The trumpet spake not to the armëd throng; And kings sat still with awful 3 eye,

As if they surely knew their sov'reign lord was by.

But peaceful was the night,
Wherein the Prince of Light

His reign of peace upon the earth began:
The winds, with wonder whist,*
Smoothly the waters kissed,

Whispering new joys to the mild Oceän,
Who now hath quite forgot to rave,

While birds of calm sit brooding on the charmëd wave.

The shepherds on the lawn,

Or ere the point of dawn,

Sat simply chatting5 in a rustic row;

Full little thought they then
That the mighty Pan


Was kindly come to live with them below; Perhaps their loves, or else their sheep,

Was all that did their silly thoughts so busy keep.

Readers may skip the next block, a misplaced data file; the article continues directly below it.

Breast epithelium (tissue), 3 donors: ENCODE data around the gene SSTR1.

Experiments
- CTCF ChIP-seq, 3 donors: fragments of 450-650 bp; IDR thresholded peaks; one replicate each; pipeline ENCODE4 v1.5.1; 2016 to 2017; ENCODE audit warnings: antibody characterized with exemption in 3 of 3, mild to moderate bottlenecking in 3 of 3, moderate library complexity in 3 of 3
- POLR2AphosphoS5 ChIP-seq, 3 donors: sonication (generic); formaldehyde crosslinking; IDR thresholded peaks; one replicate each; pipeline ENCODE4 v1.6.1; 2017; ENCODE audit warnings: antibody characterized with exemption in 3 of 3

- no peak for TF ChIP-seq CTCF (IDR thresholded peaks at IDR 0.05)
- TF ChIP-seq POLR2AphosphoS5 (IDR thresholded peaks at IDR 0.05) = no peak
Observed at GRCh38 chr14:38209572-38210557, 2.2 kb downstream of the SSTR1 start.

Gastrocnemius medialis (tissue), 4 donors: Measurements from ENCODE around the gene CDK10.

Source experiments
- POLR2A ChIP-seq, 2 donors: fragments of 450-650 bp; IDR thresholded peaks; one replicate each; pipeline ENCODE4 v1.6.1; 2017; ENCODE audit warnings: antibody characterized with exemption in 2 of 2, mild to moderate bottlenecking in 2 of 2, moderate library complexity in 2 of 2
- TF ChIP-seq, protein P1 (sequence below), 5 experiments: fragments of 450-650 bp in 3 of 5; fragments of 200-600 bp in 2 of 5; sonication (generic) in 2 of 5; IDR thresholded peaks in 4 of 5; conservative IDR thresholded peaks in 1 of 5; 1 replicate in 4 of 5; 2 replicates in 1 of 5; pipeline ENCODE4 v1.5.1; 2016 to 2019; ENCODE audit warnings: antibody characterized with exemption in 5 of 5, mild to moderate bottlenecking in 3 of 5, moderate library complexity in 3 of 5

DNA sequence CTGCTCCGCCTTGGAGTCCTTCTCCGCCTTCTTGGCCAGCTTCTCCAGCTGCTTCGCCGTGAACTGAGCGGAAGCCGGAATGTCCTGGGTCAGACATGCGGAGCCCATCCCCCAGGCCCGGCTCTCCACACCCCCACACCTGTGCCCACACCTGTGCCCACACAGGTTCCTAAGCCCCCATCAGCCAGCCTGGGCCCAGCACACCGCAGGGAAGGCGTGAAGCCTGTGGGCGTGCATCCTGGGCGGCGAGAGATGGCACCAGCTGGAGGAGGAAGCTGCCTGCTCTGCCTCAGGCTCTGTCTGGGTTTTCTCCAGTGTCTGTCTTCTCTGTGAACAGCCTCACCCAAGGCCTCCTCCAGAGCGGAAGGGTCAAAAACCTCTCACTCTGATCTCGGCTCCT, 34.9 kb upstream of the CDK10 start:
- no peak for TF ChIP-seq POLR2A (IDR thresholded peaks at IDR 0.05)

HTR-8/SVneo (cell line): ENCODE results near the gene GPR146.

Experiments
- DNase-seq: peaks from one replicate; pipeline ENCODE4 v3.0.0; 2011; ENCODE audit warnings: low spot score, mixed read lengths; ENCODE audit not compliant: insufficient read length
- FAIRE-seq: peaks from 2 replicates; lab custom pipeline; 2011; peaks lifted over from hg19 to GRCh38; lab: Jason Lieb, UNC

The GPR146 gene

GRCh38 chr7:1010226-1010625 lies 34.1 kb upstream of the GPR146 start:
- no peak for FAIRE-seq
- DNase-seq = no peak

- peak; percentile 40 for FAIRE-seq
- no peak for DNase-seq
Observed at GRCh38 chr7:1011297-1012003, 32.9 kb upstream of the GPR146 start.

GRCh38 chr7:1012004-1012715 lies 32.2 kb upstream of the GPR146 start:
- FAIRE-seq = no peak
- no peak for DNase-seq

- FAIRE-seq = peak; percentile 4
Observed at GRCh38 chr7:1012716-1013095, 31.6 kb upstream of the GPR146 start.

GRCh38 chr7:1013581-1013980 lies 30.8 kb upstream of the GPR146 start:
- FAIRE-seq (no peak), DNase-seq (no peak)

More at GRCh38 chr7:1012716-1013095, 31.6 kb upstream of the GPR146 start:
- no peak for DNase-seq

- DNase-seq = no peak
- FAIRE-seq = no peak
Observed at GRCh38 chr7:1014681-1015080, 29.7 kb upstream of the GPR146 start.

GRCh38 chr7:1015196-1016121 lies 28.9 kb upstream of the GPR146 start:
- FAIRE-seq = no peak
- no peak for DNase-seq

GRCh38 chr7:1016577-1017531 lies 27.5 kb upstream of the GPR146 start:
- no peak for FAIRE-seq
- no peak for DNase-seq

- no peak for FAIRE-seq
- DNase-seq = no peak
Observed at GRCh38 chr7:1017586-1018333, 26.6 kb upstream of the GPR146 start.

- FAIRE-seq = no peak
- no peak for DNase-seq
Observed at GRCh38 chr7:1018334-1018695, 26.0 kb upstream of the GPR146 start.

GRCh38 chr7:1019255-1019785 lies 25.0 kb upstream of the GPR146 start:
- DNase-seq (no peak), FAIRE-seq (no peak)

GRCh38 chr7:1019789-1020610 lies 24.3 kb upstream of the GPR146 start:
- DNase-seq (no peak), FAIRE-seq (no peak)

When such music sweet b

Their hearts and ears

did greet,

As never was by mortal finger strook,"
Divinely warbled voice
Answering the stringed noise,


all their souls in blissful rapture took:9

The air, such pleasure loath to lose,

With thousand echoes still prolongs each heavenly close.

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And the well-balanced world on hinges hung,

And cast the dark foundations deep,

And bid the weltering waves their oozy 10 channel keep.


At last surrounds their sight

A globe of circular light,

That with long beams the shamefaced night arrayed; The helmed 11 cherubim,

The sworded seraphim,

Are seen in glittering ranks with wings displayed,12
Harping in loud and solemn quire,
With unexpressive 13 notes,

to Heaven's new-born Heir.